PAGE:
A Criminal Solicitor is required to join JFH Law’s established criminal law team. The successful candidate will have at least 2 year PQE in criminal work, and will have excellent legal knowledge and procedural understanding. The candidate must have duty solicitor status, and have prior experience in undertaking magistrates’ court trials. The successful candidate will be a confident advocate; higher rights of audience would be advantageous, but not essential. An interest in and experience of Extradition Law would also be an advantage. The candidate will be expected to undertake both legal aid and private paying files, and will have a keen interest in business development. They will be handling a varied and busy case load from start to finish.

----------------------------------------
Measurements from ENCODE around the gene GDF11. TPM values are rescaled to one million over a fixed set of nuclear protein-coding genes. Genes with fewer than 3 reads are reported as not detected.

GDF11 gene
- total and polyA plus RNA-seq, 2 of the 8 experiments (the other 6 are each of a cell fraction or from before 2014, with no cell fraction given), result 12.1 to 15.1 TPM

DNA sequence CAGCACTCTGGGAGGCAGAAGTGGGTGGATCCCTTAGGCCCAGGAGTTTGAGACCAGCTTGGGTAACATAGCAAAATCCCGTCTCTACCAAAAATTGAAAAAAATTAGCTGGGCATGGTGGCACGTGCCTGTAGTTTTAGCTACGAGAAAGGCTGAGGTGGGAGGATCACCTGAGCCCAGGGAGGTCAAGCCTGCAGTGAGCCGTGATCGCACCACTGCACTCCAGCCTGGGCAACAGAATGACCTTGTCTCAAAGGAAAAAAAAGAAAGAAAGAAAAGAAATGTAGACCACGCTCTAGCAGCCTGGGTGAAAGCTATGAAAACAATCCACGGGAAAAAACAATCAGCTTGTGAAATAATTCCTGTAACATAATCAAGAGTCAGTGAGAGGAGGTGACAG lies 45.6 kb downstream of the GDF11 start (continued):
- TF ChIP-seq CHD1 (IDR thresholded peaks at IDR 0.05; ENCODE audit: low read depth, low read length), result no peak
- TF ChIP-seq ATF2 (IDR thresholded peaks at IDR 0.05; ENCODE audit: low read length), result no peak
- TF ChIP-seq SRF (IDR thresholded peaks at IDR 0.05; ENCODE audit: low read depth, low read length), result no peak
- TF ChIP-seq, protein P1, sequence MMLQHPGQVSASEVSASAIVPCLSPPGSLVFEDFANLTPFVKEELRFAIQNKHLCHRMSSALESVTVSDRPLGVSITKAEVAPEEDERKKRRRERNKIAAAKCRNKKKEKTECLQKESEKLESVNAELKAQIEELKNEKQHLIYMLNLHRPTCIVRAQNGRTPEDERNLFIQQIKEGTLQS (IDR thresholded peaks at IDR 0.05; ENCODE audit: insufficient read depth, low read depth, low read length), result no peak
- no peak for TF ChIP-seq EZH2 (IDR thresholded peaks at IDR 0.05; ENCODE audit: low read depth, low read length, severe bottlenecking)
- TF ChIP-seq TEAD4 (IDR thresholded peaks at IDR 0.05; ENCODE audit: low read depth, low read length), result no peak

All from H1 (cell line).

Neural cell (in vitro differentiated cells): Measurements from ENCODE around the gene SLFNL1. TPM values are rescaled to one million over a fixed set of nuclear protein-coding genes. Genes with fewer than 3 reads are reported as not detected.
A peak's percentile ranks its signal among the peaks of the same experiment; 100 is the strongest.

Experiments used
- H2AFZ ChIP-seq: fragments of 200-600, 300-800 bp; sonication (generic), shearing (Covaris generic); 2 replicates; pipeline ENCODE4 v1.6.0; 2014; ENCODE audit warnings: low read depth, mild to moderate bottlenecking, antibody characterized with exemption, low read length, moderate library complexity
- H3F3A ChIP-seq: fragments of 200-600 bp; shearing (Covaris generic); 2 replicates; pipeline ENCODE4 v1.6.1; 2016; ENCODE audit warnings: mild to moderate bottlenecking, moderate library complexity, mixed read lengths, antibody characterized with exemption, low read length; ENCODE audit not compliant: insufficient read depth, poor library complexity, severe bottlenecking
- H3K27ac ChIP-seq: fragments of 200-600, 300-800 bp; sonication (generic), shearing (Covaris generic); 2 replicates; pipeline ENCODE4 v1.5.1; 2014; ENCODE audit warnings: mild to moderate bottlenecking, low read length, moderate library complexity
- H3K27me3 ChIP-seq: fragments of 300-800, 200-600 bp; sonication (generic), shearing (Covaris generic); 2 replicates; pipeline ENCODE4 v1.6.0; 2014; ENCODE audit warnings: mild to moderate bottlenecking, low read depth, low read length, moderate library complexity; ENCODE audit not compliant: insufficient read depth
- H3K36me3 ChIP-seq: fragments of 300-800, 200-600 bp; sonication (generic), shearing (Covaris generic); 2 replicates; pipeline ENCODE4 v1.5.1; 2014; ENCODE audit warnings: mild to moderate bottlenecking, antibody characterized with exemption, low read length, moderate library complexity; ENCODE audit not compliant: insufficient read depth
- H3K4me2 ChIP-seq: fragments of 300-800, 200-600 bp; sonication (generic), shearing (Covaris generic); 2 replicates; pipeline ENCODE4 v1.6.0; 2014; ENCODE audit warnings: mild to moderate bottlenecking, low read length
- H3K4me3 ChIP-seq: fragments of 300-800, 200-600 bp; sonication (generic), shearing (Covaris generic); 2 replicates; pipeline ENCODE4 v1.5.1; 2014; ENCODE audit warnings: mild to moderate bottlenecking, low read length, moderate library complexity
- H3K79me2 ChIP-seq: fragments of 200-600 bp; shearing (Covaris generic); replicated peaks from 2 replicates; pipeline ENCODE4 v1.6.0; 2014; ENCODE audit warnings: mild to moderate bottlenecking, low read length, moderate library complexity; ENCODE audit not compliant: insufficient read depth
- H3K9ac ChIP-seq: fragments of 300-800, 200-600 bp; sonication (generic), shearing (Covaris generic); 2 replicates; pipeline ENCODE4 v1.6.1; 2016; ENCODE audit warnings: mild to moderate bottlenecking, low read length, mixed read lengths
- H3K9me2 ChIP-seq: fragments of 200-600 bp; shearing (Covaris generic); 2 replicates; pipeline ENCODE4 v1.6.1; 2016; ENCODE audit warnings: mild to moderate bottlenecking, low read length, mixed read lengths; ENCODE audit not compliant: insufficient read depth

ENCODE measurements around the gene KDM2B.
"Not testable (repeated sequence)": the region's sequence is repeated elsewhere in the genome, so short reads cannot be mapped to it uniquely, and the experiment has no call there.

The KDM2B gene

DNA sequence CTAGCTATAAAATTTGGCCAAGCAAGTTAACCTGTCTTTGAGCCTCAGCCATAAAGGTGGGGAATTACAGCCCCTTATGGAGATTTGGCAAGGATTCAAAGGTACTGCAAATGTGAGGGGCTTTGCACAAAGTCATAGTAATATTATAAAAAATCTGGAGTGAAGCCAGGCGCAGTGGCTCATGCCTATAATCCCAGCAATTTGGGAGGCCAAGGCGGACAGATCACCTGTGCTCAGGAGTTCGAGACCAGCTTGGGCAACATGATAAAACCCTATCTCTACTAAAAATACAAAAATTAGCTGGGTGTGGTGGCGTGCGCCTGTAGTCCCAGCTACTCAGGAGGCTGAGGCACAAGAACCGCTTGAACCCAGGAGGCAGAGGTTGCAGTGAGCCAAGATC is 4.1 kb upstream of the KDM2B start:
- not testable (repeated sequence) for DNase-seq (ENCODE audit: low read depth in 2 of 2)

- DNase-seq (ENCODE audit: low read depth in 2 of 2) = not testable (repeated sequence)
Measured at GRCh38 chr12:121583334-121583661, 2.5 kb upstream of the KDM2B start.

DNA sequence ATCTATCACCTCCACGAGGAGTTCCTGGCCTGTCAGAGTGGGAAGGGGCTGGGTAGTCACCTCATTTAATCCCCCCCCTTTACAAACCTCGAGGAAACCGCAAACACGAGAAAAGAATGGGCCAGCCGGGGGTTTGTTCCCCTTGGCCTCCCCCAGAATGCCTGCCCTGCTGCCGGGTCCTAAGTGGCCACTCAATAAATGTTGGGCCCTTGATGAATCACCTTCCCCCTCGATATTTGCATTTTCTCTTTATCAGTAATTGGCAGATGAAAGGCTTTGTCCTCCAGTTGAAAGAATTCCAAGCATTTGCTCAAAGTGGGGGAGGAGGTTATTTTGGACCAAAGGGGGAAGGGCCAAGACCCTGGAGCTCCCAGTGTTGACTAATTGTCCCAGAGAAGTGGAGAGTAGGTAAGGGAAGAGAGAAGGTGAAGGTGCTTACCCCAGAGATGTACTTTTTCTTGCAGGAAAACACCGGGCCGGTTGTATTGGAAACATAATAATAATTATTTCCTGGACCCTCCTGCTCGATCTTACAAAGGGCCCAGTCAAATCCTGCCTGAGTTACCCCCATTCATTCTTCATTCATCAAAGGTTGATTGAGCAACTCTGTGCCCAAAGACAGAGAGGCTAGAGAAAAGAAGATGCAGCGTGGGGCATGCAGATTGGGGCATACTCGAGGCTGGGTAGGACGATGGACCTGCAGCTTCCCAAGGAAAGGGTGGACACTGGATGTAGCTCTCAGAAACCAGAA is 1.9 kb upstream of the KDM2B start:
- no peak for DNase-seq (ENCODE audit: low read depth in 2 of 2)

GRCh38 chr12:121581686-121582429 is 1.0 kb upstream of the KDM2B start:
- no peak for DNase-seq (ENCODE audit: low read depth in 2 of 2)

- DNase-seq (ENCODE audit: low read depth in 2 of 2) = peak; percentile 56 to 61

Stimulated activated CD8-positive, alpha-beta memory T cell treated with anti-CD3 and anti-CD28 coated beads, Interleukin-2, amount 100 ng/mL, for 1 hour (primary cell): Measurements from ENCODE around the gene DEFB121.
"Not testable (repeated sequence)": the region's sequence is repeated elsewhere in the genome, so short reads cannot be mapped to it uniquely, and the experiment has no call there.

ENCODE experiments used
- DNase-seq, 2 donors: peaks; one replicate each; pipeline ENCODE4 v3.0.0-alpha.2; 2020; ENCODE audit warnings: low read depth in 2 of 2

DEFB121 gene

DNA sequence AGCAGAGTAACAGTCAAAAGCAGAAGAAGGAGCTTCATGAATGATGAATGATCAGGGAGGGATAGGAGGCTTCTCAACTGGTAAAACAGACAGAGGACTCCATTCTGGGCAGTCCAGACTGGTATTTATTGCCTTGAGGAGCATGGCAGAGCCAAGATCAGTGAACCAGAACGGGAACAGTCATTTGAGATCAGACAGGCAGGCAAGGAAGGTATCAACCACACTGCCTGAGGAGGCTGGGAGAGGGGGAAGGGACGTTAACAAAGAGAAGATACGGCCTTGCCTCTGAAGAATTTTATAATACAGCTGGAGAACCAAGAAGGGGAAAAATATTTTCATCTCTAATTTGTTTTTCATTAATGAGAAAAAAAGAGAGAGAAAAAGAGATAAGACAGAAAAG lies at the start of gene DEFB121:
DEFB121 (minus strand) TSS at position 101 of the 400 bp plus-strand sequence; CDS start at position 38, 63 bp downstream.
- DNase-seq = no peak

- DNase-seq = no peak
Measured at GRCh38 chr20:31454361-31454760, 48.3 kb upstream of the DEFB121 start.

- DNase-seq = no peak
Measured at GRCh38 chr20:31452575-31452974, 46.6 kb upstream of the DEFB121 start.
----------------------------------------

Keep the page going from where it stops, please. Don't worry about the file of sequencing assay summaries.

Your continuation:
This is an excellent opportunity for an enthusiastic criminal solicitor to join a dynamic and modern law firm with fantastic career progression opportunities.
The MET police in London announced this week that it was ‘not practical’ to investigate certain low level crimes in London due to a strain on budget and future savings that are required to be made.
According to New Scotland Yard, there would be a shift towards ‘empowering our officers’ to assess for themselves whether it was proportionate to investigate offences such as shoplifting, criminal damage and car crime. If the complainant in a case was not willing to attend court or the value of the loss/damage was relatively low there could be a decision not to even investigate.
The MET current working procedures